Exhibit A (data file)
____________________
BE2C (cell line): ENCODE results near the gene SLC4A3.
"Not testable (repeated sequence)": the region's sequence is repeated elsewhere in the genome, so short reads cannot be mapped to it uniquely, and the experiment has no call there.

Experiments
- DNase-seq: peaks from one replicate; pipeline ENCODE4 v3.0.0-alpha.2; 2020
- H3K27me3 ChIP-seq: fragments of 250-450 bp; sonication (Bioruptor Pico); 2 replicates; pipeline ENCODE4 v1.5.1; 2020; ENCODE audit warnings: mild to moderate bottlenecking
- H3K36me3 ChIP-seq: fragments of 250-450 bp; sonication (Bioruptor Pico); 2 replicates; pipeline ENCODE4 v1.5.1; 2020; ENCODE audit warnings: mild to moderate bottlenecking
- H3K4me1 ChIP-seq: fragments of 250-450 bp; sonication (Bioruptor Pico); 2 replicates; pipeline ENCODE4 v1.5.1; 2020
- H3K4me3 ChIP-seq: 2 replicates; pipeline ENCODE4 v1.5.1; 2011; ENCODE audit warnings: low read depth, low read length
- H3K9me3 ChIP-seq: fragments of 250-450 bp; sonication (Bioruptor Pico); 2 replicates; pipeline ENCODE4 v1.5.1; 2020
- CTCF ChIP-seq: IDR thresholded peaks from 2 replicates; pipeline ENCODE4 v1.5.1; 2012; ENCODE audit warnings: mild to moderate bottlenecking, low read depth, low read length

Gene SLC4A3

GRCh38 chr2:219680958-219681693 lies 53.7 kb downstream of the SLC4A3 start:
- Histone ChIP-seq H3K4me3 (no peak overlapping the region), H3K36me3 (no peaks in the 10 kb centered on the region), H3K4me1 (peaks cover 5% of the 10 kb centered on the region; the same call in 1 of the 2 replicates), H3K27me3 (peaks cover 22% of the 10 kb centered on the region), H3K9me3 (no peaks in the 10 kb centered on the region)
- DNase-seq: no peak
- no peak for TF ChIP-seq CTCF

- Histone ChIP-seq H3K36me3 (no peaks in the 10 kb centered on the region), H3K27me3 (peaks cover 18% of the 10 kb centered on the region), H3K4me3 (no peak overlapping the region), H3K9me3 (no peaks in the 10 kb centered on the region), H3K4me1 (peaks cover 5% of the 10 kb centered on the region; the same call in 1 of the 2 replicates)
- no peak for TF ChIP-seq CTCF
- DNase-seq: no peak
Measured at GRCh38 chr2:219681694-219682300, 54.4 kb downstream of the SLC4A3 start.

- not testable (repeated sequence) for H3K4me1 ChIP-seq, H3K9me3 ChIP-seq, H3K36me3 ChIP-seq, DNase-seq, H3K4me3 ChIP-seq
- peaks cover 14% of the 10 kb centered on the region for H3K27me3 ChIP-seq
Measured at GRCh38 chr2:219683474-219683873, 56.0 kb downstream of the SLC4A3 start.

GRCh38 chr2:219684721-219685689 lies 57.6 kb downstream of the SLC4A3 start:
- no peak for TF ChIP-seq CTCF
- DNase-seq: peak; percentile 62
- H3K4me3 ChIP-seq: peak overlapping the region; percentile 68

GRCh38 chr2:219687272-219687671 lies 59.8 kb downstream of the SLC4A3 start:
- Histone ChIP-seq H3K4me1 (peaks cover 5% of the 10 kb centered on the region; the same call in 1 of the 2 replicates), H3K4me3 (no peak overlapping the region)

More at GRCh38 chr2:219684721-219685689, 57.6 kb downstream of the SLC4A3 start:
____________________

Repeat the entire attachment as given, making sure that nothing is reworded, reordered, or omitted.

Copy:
BE2C (cell line): ENCODE results near the gene SLC4A3.
"Not testable (repeated sequence)": the region's sequence is repeated elsewhere in the genome, so short reads cannot be mapped to it uniquely, and the experiment has no call there.

Experiments
- DNase-seq: peaks from one replicate; pipeline ENCODE4 v3.0.0-alpha.2; 2020
- H3K27me3 ChIP-seq: fragments of 250-450 bp; sonication (Bioruptor Pico); 2 replicates; pipeline ENCODE4 v1.5.1; 2020; ENCODE audit warnings: mild to moderate bottlenecking
- H3K36me3 ChIP-seq: fragments of 250-450 bp; sonication (Bioruptor Pico); 2 replicates; pipeline ENCODE4 v1.5.1; 2020; ENCODE audit warnings: mild to moderate bottlenecking
- H3K4me1 ChIP-seq: fragments of 250-450 bp; sonication (Bioruptor Pico); 2 replicates; pipeline ENCODE4 v1.5.1; 2020
- H3K4me3 ChIP-seq: 2 replicates; pipeline ENCODE4 v1.5.1; 2011; ENCODE audit warnings: low read depth, low read length
- H3K9me3 ChIP-seq: fragments of 250-450 bp; sonication (Bioruptor Pico); 2 replicates; pipeline ENCODE4 v1.5.1; 2020
- CTCF ChIP-seq: IDR thresholded peaks from 2 replicates; pipeline ENCODE4 v1.5.1; 2012; ENCODE audit warnings: mild to moderate bottlenecking, low read depth, low read length

Gene SLC4A3

GRCh38 chr2:219680958-219681693 lies 53.7 kb downstream of the SLC4A3 start:
- Histone ChIP-seq H3K4me3 (no peak overlapping the region), H3K36me3 (no peaks in the 10 kb centered on the region), H3K4me1 (peaks cover 5% of the 10 kb centered on the region; the same call in 1 of the 2 replicates), H3K27me3 (peaks cover 22% of the 10 kb centered on the region), H3K9me3 (no peaks in the 10 kb centered on the region)
- DNase-seq: no peak
- no peak for TF ChIP-seq CTCF

- Histone ChIP-seq H3K36me3 (no peaks in the 10 kb centered on the region), H3K27me3 (peaks cover 18% of the 10 kb centered on the region), H3K4me3 (no peak overlapping the region), H3K9me3 (no peaks in the 10 kb centered on the region), H3K4me1 (peaks cover 5% of the 10 kb centered on the region; the same call in 1 of the 2 replicates)
- no peak for TF ChIP-seq CTCF
- DNase-seq: no peak
Measured at GRCh38 chr2:219681694-219682300, 54.4 kb downstream of the SLC4A3 start.

- not testable (repeated sequence) for H3K4me1 ChIP-seq, H3K9me3 ChIP-seq, H3K36me3 ChIP-seq, DNase-seq, H3K4me3 ChIP-seq
- peaks cover 14% of the 10 kb centered on the region for H3K27me3 ChIP-seq
Measured at GRCh38 chr2:219683474-219683873, 56.0 kb downstream of the SLC4A3 start.

GRCh38 chr2:219684721-219685689 lies 57.6 kb downstream of the SLC4A3 start:
- no peak for TF ChIP-seq CTCF
- DNase-seq: peak; percentile 62
- H3K4me3 ChIP-seq: peak overlapping the region; percentile 68

GRCh38 chr2:219687272-219687671 lies 59.8 kb downstream of the SLC4A3 start:
- Histone ChIP-seq H3K4me1 (peaks cover 5% of the 10 kb centered on the region; the same call in 1 of the 2 replicates), H3K4me3 (no peak overlapping the region)

More at GRCh38 chr2:219684721-219685689, 57.6 kb downstream of the SLC4A3 start: